Austen Said:

Patterns of Diction in Jane Austen's Major Novels


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There were points on which they did not quite agree; there were moments in which she did not seem propitious; and though trusting altogether to her affection, so far as to be resolved— almost resolved —on bringing it to a decision within a very short time, as soon as the variety of business before him were arranged, and he knew what he had to offer her,
the too common neglect of the qualification, the total inattention to it, in the ordinary school-system for boys, the consequently natural, yet in some instances almost unnatural, degree of ignorance and uncouthness of men, of sensible and well-informed men, when suddenly called to the necessity of reading aloud, which had fallen within their notice, giving instances of blunders, and failures with their secondary causes, the want of management of the voice, of proper modulation and emphasis, of foresight and judgment, all proceeding from the first cause: want of early attention and habit;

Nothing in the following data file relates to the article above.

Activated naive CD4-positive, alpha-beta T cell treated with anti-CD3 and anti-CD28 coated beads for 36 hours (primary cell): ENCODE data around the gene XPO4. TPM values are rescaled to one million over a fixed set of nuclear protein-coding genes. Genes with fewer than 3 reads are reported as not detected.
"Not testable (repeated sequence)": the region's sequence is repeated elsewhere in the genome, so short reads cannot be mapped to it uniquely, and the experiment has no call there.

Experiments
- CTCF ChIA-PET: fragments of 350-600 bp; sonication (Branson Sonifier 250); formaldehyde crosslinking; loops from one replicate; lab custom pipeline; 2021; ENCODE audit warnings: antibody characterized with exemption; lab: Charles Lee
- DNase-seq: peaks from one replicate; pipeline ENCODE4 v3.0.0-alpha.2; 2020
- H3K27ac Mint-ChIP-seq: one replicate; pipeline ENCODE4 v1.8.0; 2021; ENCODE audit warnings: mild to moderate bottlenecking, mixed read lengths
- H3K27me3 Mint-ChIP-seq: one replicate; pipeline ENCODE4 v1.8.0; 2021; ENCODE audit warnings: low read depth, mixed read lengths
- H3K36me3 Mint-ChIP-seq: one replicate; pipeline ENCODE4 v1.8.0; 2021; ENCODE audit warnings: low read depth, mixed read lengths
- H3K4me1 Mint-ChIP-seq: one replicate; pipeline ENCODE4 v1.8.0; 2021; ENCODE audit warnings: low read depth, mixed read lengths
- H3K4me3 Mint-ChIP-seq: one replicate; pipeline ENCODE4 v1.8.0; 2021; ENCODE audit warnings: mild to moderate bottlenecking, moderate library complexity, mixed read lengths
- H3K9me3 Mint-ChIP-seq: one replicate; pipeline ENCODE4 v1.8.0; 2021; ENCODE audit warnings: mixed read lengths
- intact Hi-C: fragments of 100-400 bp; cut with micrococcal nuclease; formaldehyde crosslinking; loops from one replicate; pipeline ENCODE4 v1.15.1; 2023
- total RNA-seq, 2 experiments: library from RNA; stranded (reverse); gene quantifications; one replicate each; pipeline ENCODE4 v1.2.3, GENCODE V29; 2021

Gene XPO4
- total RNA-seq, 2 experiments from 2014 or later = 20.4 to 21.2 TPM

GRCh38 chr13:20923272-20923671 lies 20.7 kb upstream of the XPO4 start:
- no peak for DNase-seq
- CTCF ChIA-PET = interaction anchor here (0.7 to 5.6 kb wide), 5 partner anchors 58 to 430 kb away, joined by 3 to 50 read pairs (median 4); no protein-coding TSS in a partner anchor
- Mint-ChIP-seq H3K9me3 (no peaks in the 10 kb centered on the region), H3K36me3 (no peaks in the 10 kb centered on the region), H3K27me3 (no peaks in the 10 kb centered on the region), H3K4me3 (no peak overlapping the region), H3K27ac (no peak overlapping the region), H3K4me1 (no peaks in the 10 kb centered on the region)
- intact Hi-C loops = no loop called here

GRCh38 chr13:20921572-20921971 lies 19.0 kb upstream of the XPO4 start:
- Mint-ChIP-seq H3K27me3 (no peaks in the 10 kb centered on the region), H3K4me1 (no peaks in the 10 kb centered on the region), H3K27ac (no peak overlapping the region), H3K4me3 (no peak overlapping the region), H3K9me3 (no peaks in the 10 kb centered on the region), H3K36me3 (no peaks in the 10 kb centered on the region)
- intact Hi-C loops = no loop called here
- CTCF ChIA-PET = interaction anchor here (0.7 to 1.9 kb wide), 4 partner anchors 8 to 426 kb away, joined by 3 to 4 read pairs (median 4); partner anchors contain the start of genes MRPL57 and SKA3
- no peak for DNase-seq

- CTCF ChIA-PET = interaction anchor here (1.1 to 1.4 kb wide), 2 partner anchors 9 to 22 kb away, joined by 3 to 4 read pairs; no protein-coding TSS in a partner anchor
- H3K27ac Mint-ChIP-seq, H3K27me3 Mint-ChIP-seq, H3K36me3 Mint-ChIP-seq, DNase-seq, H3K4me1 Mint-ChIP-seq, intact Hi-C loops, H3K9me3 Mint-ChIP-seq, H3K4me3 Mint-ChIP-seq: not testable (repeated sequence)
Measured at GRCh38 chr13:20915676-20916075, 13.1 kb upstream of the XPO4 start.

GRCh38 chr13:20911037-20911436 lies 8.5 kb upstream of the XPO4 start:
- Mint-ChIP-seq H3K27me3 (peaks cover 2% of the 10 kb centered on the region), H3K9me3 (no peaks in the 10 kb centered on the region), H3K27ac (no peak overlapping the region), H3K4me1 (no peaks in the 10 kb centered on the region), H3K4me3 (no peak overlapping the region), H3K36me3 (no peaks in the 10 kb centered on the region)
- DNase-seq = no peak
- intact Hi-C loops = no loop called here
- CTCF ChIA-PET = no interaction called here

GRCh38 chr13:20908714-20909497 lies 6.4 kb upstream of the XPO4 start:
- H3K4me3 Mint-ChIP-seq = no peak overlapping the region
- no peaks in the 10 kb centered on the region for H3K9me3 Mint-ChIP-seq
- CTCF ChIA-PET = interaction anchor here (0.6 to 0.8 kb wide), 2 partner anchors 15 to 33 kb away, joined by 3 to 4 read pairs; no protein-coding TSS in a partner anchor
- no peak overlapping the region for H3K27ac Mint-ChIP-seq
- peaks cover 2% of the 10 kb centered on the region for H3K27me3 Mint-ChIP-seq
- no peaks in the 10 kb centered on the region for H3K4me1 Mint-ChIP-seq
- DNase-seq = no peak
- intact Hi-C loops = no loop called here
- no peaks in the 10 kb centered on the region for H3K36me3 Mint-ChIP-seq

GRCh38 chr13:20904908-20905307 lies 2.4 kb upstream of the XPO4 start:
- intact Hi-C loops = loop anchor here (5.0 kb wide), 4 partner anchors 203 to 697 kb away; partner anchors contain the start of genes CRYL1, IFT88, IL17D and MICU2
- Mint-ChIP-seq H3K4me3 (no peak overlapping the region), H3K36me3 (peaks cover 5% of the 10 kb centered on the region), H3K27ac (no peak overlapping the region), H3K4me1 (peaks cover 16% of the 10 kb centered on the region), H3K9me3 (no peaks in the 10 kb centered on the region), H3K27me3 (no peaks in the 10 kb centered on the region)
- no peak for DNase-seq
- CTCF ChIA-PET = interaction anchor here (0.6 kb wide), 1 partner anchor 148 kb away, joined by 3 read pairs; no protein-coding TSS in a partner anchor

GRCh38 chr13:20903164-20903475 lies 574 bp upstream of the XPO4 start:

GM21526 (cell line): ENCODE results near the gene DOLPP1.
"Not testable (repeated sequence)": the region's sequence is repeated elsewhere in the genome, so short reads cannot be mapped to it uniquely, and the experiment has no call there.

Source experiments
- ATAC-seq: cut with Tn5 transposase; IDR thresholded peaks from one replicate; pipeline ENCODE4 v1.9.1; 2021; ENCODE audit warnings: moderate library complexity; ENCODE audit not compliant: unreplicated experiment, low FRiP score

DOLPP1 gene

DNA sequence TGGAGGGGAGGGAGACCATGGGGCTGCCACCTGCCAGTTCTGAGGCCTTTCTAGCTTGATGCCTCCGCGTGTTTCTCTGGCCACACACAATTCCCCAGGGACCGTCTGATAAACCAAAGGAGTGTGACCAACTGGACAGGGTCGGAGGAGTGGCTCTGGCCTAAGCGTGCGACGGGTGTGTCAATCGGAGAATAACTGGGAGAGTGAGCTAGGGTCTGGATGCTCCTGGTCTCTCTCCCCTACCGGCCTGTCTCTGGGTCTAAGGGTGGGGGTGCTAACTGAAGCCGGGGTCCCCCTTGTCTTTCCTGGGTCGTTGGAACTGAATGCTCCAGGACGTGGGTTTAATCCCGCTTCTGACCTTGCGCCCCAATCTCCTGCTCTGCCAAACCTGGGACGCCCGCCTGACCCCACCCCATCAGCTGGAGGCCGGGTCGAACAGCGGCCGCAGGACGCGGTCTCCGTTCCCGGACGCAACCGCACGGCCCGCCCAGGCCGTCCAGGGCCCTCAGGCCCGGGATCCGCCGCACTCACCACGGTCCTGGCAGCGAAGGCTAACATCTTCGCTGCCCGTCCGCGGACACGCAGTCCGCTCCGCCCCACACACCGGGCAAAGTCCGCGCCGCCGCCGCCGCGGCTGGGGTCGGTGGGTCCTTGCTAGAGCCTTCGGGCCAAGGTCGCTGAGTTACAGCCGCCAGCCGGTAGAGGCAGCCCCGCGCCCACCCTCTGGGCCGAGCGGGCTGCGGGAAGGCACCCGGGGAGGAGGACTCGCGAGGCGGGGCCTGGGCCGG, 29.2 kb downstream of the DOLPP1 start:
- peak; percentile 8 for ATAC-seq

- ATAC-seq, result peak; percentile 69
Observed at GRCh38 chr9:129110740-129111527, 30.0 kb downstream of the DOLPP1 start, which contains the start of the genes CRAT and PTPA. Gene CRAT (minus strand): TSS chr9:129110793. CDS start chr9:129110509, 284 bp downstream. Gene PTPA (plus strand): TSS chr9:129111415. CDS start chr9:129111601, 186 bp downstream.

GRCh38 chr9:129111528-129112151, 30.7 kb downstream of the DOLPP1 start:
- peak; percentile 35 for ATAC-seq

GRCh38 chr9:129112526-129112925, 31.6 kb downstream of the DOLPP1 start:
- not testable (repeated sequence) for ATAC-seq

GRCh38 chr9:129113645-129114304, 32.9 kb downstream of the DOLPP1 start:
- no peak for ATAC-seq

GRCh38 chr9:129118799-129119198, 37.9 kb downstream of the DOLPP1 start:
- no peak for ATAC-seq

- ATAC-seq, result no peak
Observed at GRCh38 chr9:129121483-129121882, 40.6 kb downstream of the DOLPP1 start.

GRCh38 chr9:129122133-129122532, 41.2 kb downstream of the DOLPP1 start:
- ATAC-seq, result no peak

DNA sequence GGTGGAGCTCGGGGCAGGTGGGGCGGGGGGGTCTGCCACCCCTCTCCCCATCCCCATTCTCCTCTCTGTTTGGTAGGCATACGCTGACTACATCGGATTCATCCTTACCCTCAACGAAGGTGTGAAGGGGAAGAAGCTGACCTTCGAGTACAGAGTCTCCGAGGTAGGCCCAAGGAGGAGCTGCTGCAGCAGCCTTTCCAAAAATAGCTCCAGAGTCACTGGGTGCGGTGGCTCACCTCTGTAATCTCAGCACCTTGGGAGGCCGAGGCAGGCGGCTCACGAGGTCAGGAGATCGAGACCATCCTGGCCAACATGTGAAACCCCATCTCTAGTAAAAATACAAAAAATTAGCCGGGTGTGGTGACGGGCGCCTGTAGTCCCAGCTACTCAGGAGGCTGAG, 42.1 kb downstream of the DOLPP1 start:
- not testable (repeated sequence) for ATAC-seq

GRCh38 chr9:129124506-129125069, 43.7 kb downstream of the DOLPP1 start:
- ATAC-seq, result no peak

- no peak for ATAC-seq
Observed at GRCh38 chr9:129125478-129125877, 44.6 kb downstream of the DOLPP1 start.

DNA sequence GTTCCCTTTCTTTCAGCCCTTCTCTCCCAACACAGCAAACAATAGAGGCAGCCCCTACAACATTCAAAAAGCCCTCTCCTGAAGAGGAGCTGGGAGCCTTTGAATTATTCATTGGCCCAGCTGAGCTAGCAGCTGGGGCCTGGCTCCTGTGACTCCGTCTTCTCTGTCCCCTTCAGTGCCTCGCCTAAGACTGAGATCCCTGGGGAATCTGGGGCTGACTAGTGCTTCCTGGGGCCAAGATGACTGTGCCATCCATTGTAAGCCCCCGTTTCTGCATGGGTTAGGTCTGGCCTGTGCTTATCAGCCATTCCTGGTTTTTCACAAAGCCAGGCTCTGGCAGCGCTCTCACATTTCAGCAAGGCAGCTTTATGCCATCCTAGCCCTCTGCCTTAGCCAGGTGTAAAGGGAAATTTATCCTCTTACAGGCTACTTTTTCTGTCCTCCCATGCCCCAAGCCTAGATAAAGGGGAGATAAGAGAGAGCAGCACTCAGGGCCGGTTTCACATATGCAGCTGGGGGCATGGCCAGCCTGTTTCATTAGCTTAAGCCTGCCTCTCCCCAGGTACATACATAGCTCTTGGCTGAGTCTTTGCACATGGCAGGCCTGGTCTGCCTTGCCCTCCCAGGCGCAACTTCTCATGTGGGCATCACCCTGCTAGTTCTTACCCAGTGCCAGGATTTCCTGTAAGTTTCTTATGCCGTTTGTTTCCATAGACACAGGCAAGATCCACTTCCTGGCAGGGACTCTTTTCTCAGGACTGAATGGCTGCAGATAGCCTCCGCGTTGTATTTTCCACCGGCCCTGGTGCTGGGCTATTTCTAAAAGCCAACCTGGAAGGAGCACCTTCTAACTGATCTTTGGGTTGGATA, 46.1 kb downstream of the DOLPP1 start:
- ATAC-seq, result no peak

her being at home for a while would be a great advantage to everybody.
he could not leave his father and mother just when everybody else of most importance to their comfort was leaving them;